Mitchell given reprimand over ethics violation

Rebuke by Assembly harshest step against a lawmaker in 4 years

Failed to disclose '97 loan

February 27, 2002|By Ivan Penn | Ivan Penn,SUN STAFF

The General Assembly's ethics committee publicly reprimanded Sen. Clarence M. Mitchell IV yesterday for violating state ethics law by quietly accepting a $10,000 loan arranged by three Baltimore businessmen with issues before the legislature.

The sanction is the harshest action taken against a Maryland legislator since 1998, when the state Senate expelled Larry Young after an ethics committee investigation. No other legislator has been publicly chastened by the committee in more than 20 years, officials said.

In a three-page rebuke, the Joint Committee on Legislative Ethics criticized Mitchell for accepting the loan from a bus company owner in 1997, when he was a member of the House of Delegates. Two city bail bondsmen arranged the loan, and one of them co-signed the note.

Although Mitchell sponsored and voted on legislation affecting the bail bond and bus service industries, he did not disclose the loan agreement until this month - a violation of state ethics law.

Mitchell, a Baltimore Democrat, reported the loan to the ethics committee on the eve of an article in The Sun describing the deal.

The senator has made no payments on the debt, which, with interest, is more than $18,000. The ethics committee found that his failure to repay the loan "created the appearance of the loan being a de facto gift."

"This committee finds that by continuing to violate the explicit requirements of the Ethics Law for nearly five years, until the matter was brought to light by the news media, you have brought dishonor upon yourself and upon the institution of the Maryland General Assembly," the panel wrote.

A reporter who went to Mitchell's office yesterday seeking comment was told by an aide that the senator was referring all questions to his attorney.

Mitchell's lawyer, Arthur M. Frank, downplayed the public sanction, saying the committee openly chastened the senator because of pressure from the media.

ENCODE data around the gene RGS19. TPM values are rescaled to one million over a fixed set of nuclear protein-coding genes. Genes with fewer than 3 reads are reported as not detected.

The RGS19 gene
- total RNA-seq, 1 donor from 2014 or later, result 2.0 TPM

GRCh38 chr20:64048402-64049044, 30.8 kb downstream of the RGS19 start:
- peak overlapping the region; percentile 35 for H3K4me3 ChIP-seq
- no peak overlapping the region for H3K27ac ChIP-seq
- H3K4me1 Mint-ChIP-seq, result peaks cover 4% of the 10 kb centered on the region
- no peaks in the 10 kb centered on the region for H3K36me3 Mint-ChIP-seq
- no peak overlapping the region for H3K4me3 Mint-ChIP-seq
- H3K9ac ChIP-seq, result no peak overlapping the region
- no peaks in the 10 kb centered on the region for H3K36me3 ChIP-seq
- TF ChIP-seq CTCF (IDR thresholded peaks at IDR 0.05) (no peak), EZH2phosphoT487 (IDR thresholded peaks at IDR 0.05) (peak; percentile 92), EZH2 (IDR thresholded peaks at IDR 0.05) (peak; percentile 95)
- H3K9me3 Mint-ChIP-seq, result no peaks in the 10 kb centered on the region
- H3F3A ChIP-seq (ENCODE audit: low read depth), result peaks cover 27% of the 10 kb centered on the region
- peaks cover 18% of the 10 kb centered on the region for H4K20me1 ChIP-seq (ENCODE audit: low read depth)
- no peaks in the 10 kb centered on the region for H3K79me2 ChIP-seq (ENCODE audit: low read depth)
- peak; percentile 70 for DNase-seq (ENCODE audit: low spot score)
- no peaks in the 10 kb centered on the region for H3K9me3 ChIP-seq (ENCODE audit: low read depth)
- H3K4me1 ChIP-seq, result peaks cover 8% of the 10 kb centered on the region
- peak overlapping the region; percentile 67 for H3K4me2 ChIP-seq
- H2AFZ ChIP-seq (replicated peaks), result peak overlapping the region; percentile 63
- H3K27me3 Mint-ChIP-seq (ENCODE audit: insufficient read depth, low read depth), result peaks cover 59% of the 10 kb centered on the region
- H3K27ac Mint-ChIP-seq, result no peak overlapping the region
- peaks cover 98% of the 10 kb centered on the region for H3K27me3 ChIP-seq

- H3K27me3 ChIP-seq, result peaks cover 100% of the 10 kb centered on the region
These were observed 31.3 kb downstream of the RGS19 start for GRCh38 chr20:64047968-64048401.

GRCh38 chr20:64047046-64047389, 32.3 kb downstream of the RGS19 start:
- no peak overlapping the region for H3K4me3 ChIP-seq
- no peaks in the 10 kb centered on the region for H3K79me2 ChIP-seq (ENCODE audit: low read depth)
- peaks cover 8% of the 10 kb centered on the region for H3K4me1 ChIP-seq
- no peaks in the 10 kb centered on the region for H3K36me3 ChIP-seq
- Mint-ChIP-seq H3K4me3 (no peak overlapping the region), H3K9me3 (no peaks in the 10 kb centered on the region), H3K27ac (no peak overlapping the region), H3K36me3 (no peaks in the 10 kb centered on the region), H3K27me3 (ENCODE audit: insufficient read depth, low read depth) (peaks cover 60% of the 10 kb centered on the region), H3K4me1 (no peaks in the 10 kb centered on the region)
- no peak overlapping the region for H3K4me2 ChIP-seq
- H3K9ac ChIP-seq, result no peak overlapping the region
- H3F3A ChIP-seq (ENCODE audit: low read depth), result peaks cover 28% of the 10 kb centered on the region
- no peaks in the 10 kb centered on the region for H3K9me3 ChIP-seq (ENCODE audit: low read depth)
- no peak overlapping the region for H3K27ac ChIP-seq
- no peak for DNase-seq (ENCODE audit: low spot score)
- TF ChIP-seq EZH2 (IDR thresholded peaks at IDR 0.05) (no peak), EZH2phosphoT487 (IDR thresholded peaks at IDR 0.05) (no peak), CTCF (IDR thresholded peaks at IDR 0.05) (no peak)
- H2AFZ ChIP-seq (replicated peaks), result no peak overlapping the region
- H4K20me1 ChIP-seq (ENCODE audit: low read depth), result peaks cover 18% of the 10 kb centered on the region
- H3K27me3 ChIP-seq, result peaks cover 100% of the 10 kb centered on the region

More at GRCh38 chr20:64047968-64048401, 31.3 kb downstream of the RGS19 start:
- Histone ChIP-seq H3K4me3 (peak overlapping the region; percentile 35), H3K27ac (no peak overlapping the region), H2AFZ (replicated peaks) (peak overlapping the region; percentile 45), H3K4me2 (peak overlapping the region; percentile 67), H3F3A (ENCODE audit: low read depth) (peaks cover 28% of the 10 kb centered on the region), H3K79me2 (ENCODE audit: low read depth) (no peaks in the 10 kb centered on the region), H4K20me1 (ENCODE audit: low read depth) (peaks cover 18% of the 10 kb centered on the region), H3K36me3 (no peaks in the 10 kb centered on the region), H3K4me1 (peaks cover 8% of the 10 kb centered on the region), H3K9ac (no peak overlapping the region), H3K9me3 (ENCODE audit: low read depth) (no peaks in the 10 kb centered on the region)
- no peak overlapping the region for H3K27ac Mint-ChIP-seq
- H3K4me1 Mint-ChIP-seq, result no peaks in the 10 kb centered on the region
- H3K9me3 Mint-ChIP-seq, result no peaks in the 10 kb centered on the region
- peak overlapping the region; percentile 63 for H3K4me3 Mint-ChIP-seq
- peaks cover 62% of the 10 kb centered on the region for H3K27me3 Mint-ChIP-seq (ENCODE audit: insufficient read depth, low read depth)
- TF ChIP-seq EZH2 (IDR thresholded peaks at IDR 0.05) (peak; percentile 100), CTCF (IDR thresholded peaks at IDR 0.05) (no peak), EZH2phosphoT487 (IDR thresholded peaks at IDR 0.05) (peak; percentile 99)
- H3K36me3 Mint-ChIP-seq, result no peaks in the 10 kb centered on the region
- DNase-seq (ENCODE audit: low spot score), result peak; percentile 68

"Senator Mitchell has no objection to the public knowing" about the loan, Frank said.

Frank called the failure to disclose the loan earlier "an oversight," and said, "He's glad there's closure to the issue so that he can get on with his legislative agenda."

In issuing the reprimand, the ethics committee left open the possibility of further disciplinary action. "The committee has not waived its authority to take further action if additional relevant information is made known to us and such further action is warranted," the panel wrote.

The Ethics Commission, a state agency that also has authority to discipline lawmakers, is expected to review the case against Mitchell. Officials there declined comment, citing confidentiality laws.

The Assembly's ethics committee generally issues confidential sanctions against lawmakers. Sen. Michael J. Collins, co-chairman of the committee, said the panel believed that Mitchell's actions warranted a public rebuke.

"You're five years late in disclosing, and clearly in those five years the conflict of interest was presumed," Collins said.

He said the committee decided to act quickly to avoid having the Assembly get "bogged down" with a disciplinary case late in the 90-day session. He called the public reprimand "a very serious, unprecedented action."

`Slap on the wrist'

The head of a nonprofit government watchdog group said the reprimand does not go far enough.

"If Senator Mitchell's failure to disclose the loan doesn't warrant further action, I don't know what does," said James Browning, executive director of Common Cause/Maryland.

"If this letter and slap on the wrist is all that they do, that's sending the wrong message," Browning said. "The message is that legislators can do this and live to fight another day."

Mitchell, now 39, sought the $10,000 loan from Baltimore bail bondsman John Griffin during the 1997 General Assembly session, when Mitchell was a delegate.

Griffin helped arrange the loan during a meeting at an East Baltimore delicatessen with Mitchell, bail bondsman Robert M. Campbell and bus company owner Joe Louis Gladney Sr., the three men have said.

Gladney owns Gladney Transportation Inc., which provides bus service for city schoolchildren. He agreed to provide the money for the loan, and Campbell agreed to co-sign the deal. Gladney filed suit last July against Mitchell and Campbell seeking the $10,000, plus $8,610 in interest. The case is set to be heard in Baltimore District Court in April.

Despite the loan agreement, Mitchell continued to sponsor and vote on legislation affecting the bail and bus service industries. Among the bail bills Mitchell sponsored was a measure requested by Campbell and Griffin, both officers of the Black Bail Bondsman Association. The bill was never passed.

Campbell recently said he fears he will have to repay Mitchell's loan himself because the senator is steeped in debt.

Baltimore Sun Articles
Please note the green-lined linked article text has been applied commercially without any involvement from our newsroom editors, reporters or any other editorial staff.